Saturday, March 7, 2009

Crazy about Little Brother

So, I've read Cory Doctorow's book "Little Brother".  I have so many things to say about this book and author that this post may seem like a rant.  Please, if you are discouraged by rants, avert your eyes.  This post will be long, wordy and passionate.

First about the author.  Cory Doctorow is a very creative cat.  This guy is all over and has had the experience to have some authority of the subject of the book.  I only want to say that while I was reading the book, my first idea was "who is this guy".  After Google and I had a chat about him, I kept reading with a new found respect and perspective of the person who wrote the words.  Highest accolades, for Mr. Doctorow.  I'll leave it at those understated words since anything more would just sound like I was kissing butt, which I'm not.  And in the effort to save a few bits, I'm going to refer to Mr. Doctorow as Cory for the rest of this article.

Second, the book.  Ok, so the book was released in digital format free to download.  This is the first big shift in the concepts of selling books.  I could just imagine in my head some stuffy boardroom where stuffy men called publishers would hear the words of the author, that he wanted to give away free digital copies of the book, where he would quickly be escorted from the room.  But it turns out that Cory was SO right on.  I mean to say that I downloaded it, I read it.  I liked it so much that I felt it would be a great have for my two boys 15 and 9 in the coming years.  So I bought it.  Yes, I had a free digital copy and had already read it, still I purchased a dead-tree version of the book.  Cory, thanks for proving them all wrong on this point.  That giving a copy for free doesn't mean you won't sell books.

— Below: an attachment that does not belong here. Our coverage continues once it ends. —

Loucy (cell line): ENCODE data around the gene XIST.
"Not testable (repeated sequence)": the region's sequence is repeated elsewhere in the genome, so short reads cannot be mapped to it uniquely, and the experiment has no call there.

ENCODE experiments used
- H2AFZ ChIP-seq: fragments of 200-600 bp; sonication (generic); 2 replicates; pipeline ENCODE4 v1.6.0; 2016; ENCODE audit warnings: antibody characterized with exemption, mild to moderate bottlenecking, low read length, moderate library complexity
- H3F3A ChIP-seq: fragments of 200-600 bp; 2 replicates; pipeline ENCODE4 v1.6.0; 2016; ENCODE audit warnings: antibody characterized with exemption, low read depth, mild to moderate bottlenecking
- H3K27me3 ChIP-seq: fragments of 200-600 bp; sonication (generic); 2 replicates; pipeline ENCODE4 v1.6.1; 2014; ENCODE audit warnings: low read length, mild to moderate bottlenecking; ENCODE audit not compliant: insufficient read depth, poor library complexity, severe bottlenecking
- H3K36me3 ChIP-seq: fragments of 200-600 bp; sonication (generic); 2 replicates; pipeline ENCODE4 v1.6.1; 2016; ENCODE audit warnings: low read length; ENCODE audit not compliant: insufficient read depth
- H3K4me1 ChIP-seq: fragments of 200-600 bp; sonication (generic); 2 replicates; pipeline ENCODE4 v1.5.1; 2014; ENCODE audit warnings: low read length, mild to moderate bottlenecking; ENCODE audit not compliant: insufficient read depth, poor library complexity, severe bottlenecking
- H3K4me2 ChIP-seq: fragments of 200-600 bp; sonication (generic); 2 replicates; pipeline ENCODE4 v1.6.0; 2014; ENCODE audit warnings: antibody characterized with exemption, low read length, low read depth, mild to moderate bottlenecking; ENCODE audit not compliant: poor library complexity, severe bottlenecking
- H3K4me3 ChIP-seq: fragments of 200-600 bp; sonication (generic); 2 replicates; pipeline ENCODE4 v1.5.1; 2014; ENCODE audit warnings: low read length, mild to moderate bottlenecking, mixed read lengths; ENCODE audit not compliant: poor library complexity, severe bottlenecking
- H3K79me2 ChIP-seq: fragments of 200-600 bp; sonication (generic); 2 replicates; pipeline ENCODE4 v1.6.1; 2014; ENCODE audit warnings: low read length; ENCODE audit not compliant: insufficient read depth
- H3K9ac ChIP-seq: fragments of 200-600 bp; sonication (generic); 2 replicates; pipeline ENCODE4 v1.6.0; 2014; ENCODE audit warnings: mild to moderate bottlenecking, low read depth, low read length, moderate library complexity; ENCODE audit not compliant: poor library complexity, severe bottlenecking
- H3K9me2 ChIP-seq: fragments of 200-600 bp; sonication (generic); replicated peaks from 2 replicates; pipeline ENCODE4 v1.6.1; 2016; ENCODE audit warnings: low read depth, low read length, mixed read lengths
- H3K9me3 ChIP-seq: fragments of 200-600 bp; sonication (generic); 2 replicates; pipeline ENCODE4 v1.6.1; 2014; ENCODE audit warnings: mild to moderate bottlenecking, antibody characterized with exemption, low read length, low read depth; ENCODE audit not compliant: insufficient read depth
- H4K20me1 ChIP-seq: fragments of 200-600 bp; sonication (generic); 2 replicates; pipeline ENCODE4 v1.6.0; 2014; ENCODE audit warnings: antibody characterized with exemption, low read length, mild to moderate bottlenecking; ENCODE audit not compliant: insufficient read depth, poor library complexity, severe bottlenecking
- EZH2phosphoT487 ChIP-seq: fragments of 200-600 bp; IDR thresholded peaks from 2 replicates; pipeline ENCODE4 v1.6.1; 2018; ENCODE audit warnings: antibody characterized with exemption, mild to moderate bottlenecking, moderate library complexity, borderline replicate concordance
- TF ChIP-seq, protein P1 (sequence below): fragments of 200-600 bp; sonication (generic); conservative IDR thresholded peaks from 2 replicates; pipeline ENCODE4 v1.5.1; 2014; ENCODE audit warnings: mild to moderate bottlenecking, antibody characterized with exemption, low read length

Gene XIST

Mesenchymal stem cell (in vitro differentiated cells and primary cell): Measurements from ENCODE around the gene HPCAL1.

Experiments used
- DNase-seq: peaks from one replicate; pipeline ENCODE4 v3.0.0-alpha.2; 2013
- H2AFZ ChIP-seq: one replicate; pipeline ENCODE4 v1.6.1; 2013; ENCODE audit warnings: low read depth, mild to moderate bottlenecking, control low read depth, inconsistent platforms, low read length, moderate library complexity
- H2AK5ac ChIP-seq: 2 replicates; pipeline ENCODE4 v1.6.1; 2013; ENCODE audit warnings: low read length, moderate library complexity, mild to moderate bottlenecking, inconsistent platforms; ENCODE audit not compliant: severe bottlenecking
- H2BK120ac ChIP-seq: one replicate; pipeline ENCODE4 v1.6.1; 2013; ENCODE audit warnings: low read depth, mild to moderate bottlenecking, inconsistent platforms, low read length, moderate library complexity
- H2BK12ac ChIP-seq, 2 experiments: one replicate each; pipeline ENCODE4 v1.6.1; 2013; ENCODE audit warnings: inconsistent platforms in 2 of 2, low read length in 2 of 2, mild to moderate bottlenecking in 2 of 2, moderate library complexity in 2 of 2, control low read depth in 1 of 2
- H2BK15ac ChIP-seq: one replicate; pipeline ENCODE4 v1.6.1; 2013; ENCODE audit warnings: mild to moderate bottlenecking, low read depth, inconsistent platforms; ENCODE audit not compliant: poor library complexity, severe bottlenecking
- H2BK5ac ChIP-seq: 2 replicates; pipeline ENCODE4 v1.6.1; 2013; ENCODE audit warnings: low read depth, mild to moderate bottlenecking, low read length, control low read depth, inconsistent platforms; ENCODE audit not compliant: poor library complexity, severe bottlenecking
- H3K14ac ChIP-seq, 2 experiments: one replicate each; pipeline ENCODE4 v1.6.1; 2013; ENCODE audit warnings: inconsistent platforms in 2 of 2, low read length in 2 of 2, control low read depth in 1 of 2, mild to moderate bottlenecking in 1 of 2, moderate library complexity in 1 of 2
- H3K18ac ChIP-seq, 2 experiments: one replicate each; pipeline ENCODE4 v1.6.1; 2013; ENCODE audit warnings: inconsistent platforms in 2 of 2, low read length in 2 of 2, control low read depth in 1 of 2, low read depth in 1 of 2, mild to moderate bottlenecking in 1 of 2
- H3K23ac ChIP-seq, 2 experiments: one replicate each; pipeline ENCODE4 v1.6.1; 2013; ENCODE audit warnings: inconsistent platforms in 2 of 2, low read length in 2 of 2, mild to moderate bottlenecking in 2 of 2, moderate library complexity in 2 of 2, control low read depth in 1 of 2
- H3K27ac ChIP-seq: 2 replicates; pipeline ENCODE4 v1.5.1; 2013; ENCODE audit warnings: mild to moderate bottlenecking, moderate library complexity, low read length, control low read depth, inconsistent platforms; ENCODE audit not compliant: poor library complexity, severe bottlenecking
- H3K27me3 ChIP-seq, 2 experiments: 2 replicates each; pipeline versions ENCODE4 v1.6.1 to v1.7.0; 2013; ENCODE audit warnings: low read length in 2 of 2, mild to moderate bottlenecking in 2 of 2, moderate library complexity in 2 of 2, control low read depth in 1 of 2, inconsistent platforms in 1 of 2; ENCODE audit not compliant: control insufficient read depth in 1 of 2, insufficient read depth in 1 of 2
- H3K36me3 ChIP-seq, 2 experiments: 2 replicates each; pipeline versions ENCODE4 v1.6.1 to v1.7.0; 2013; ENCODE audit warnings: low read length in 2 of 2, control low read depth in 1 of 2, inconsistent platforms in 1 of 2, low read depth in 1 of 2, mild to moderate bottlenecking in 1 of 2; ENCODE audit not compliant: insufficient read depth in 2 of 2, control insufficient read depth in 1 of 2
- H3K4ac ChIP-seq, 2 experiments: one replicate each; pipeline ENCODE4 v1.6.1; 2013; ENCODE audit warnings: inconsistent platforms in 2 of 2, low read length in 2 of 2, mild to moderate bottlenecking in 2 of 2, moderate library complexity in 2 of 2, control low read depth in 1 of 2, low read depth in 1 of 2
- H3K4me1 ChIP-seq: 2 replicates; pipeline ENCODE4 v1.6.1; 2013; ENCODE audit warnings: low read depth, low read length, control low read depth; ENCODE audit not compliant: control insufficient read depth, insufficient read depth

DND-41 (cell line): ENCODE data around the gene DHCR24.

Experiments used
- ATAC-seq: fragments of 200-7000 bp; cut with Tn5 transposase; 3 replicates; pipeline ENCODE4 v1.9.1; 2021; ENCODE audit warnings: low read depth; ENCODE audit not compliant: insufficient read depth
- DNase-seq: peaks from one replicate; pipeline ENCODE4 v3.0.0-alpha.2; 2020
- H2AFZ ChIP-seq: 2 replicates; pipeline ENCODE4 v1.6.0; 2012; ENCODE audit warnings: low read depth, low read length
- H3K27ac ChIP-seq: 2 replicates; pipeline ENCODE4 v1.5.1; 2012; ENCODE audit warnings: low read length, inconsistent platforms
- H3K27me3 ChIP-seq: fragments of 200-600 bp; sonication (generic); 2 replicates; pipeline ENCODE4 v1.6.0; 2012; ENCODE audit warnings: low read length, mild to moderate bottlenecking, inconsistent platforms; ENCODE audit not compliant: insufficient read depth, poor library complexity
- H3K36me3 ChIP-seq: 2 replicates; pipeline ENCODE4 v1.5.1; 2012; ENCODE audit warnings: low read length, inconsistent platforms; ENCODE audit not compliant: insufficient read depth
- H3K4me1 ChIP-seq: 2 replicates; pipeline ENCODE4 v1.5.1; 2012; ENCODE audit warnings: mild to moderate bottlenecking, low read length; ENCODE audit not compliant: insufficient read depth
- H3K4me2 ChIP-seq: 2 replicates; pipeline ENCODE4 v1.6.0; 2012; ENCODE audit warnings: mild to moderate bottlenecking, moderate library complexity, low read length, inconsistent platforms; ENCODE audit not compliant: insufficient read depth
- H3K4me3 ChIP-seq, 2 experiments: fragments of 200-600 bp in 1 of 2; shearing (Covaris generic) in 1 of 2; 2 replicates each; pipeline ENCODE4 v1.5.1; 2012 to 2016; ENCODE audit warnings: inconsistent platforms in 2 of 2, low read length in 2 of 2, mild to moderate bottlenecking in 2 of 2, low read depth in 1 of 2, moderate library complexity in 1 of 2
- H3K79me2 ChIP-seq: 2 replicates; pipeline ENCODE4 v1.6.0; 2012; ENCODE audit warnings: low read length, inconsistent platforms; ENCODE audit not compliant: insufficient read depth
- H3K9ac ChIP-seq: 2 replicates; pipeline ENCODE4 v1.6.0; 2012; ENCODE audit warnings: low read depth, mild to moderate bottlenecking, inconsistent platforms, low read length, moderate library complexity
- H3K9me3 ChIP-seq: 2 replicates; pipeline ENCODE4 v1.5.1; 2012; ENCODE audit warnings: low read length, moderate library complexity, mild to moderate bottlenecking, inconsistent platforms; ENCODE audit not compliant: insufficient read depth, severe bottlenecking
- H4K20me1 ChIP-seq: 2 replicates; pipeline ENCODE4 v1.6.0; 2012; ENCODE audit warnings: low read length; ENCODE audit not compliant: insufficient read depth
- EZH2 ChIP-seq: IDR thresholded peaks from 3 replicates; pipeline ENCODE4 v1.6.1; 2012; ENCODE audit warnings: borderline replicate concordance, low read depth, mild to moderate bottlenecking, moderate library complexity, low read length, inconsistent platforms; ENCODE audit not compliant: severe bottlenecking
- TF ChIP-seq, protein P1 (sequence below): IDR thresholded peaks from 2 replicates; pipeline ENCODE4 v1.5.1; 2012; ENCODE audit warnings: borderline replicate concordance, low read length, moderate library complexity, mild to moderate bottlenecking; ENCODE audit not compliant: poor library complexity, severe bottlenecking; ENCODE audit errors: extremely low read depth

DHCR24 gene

Third, the content.  I, like Cory, am of the generation that were raised in the final decades of the cold war era while living in North America.  Which means we were both in school when the book 1984 by George Orwell would have been shoved down our throats for about 3 years of our education.  I remember that when they were making us read this book in the United States, they were really pushing the simile of Big Brother to the communist USSR of old.  I also remember at the time that the Orwell novel did not impress me nearly as much as it probably should have.  Cory's story is a thousand time better.  It is also spoken in the voice of the participate rather than someone recording the events from the 3rd person.  I was touched by Cory's book, really touched in a way that hasn't happened for a long time.

Fourth, the after.  Ok, I know what Cory wrote was fiction.  There was a lot of true stuff, but a healthy dose of fiction too.  I personally think that some of his fictional ideas in this book are worth seriously looking into.  I admire his creativeness with the concepts of the unreal stuff he made in the book.  But I think they are noteworthy and quite honestly quite possible to do.  I am not sure how, but Cory's book has inspired me to at least have the motivation of trying to work on my first open source project.  I really don't want to get into huge descriptions since that might ruin the book if you haven't read it.  But if Cory is guilty of nothing else, he is guilty of inspiring another member of his generation to possibly create, organize or at the very least dream of doing something.  Causes as they are have not been the forte' of our generation.  That was what "hippies" did for nukes and equal rights.  I really think that Cory may have identified the single cause of our generation that can get me excited.

Cory, thanks for your work, this book is great.  I'll also be happy to now join whatever "Cory Doctorow fanboy" club or status board is required to show that I am a full paid-up member.


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